Aligote has had it rough- a life in the shadows of the oh so hip and in demand Chardonnay has left this humble white wine from Burgundy without much of a following, or even much recognition to begin with. And that’s a real shame, because if you’re able to get your hands on a bottle of Aligote you’ll discover an excellent, refreshing wine that’s made with the same care as much of the region’s Chardonnay.
You can’t blame Aligote for flying under the radar. Although, just like Chardonnay, the grape was born in Burgundy, Aligote has never had the oomph that Chardonnay does. It isn’t a wine you age, it’s one you drink young, so the vines of Aligote have always been relegated to the bottom and tops of the slopes, not the pristine middle where the terroir is considered to be spectacular.
But the grapes are still grown. Burgundians could easily choose to plant lesser quality Chardonnay on the tops and bottoms of the slopes; as a Chardonnay from Burgundy, it would still sell, even if the quality wasn’t the same. But they choose to still plant Aligote since it’s an everyday wine, and that’s something everyone needs.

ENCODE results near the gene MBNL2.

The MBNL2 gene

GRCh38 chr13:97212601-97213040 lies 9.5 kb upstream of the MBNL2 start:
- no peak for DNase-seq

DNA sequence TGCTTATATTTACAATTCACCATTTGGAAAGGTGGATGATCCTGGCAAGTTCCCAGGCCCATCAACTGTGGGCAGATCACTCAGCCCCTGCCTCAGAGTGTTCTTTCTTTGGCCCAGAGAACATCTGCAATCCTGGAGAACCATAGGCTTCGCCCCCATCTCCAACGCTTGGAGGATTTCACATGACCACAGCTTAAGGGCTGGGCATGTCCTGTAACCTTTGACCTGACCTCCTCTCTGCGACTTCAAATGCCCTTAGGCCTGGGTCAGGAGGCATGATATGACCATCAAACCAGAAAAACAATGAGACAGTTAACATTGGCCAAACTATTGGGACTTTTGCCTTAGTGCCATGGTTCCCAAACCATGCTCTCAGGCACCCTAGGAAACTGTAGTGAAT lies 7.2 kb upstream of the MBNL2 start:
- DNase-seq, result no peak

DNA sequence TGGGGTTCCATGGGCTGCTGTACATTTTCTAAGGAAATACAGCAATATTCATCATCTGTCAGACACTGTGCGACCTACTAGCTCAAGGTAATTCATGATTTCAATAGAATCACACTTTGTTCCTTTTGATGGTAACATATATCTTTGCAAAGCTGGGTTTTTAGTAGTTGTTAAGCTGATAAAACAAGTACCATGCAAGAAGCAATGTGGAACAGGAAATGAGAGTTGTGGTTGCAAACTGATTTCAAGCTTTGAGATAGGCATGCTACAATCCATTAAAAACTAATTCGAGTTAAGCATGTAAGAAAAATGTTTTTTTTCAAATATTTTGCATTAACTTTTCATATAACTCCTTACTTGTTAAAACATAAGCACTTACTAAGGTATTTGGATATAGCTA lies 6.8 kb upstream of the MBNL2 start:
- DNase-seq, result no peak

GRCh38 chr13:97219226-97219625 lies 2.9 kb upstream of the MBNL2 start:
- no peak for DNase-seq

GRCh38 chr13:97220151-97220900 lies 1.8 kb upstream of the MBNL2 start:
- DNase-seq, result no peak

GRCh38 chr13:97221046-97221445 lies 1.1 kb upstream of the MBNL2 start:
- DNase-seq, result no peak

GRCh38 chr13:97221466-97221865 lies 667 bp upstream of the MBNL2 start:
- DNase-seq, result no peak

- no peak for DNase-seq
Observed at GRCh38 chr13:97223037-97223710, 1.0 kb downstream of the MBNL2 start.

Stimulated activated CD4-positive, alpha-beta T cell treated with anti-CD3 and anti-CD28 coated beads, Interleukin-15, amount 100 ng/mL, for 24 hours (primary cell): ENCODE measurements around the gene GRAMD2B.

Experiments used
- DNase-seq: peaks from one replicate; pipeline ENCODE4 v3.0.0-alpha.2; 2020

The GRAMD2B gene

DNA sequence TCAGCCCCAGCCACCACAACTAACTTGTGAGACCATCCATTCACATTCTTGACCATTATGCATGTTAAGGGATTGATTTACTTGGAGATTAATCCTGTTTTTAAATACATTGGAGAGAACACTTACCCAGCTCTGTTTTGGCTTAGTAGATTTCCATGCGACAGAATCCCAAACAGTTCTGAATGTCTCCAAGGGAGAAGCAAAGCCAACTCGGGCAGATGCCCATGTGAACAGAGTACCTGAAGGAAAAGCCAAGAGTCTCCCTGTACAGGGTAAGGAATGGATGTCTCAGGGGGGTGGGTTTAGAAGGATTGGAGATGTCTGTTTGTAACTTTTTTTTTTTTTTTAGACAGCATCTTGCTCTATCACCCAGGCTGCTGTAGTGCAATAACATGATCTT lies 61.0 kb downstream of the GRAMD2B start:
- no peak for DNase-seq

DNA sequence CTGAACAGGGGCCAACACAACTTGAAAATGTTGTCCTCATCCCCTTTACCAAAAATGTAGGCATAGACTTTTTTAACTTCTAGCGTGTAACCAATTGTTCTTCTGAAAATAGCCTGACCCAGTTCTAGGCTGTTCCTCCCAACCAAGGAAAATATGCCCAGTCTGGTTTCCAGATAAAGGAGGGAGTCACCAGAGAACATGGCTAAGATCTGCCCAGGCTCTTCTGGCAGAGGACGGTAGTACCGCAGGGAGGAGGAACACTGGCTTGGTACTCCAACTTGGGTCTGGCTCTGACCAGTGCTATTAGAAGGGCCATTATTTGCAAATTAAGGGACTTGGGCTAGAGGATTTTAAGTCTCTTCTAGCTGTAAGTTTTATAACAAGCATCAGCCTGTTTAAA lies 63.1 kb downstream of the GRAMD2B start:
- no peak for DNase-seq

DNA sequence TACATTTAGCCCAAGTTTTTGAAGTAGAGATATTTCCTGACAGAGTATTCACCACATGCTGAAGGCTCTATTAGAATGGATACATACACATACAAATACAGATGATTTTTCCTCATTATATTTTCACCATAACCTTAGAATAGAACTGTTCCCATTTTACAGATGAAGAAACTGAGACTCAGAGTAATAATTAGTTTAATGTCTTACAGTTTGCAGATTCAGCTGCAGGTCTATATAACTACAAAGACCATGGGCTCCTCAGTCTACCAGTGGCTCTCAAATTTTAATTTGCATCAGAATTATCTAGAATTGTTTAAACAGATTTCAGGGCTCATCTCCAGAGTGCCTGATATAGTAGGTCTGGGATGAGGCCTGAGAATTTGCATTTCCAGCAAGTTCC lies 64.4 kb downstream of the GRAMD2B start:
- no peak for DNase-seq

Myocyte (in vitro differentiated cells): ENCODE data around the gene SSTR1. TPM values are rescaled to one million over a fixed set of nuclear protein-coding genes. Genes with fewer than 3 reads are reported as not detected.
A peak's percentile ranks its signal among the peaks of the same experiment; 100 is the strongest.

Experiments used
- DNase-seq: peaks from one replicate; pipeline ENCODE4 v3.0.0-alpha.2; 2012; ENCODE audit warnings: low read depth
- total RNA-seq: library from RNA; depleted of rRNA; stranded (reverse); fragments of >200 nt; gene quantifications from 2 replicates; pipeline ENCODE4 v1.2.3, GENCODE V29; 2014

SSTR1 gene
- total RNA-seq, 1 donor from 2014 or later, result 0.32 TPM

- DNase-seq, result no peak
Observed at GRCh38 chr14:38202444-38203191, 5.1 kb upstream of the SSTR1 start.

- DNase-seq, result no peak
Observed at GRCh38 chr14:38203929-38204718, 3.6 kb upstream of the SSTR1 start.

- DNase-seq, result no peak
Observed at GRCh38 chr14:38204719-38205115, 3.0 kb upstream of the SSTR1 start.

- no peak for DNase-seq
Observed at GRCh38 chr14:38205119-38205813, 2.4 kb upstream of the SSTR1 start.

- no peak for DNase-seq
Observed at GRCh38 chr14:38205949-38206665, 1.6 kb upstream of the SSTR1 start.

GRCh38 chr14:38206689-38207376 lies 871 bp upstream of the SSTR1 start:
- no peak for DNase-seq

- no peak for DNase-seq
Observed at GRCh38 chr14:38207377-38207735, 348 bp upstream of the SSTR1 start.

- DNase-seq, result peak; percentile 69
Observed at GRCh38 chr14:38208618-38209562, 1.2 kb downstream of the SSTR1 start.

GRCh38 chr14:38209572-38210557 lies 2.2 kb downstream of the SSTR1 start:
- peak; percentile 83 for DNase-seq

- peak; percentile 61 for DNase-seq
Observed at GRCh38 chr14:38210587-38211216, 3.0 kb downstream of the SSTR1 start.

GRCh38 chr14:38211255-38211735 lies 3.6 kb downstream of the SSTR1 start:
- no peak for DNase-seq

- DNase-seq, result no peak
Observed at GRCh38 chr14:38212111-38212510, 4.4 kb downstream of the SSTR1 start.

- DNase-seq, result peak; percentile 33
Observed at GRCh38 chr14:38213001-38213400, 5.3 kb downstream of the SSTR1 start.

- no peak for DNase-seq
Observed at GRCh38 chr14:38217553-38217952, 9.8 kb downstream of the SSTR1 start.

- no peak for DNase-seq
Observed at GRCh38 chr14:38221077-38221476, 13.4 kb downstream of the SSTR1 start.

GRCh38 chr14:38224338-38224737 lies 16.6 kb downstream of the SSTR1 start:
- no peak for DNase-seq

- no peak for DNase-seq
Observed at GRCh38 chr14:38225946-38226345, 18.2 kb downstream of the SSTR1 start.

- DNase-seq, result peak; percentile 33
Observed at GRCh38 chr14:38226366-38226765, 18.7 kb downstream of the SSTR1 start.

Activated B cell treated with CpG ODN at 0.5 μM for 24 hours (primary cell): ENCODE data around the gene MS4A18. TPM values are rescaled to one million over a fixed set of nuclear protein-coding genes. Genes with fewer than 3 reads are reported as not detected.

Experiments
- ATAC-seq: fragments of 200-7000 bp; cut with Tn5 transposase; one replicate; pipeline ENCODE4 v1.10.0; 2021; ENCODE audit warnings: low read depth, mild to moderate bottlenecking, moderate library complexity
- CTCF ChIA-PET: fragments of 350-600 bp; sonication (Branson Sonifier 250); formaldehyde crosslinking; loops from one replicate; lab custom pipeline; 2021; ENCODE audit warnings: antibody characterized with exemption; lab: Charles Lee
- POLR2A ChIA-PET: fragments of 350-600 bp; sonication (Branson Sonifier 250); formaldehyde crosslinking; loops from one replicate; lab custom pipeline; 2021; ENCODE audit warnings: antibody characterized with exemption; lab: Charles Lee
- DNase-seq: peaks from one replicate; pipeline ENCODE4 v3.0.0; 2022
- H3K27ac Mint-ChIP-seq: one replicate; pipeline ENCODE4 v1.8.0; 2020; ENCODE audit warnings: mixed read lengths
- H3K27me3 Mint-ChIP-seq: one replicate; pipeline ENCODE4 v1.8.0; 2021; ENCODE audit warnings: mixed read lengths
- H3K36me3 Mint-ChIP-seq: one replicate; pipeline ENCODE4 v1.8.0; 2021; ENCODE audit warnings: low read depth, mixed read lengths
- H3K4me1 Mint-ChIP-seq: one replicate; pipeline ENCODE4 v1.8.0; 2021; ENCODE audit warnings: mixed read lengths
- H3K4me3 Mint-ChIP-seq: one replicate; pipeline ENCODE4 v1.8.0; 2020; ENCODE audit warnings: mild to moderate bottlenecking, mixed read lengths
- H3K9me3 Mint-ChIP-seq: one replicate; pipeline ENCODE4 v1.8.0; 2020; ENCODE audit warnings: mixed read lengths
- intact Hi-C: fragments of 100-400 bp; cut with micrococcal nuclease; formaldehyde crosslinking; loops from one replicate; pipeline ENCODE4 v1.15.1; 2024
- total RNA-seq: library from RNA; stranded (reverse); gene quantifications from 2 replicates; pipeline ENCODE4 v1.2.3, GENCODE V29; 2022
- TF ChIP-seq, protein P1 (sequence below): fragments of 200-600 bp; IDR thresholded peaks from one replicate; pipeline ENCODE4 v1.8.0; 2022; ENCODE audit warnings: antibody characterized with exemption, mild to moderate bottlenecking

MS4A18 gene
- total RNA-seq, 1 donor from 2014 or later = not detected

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While Chardonnay might be more formal – a serious white to be paired with serious cuisine – Aligote is a quaffable gem, dry with floral and herbal notes and an almost lemony character. There is also richness in Aligote wines from Burgundy, but only a bit. It’s the wine you drink after a long day working in the vineyards or at the winery. Many vintners in California choose light beer after a long day’s work, but why drink that when you have such a wonderful wine?
And being a simple wine, when you encounter a bottle you won’t find many terroir-based designations touting the wine from this area of Burgundy or that. No, the wine will simply say “Bourgogne Aligote” and that’s really all you need. It’s the perfect wine for people looking to try something different and unique. If you’re a wine geek, this is definitely one to have on your radar.
Aligote’s are delicious on their own, but are even better when used as the base for the French Kir, a classic aperitif made by combining two tablespoons of Crème de cassis in a wine glass with five ounces of Aligote. And that makes perfect sense, because who doesn’t need a cocktail after a long day working the fields?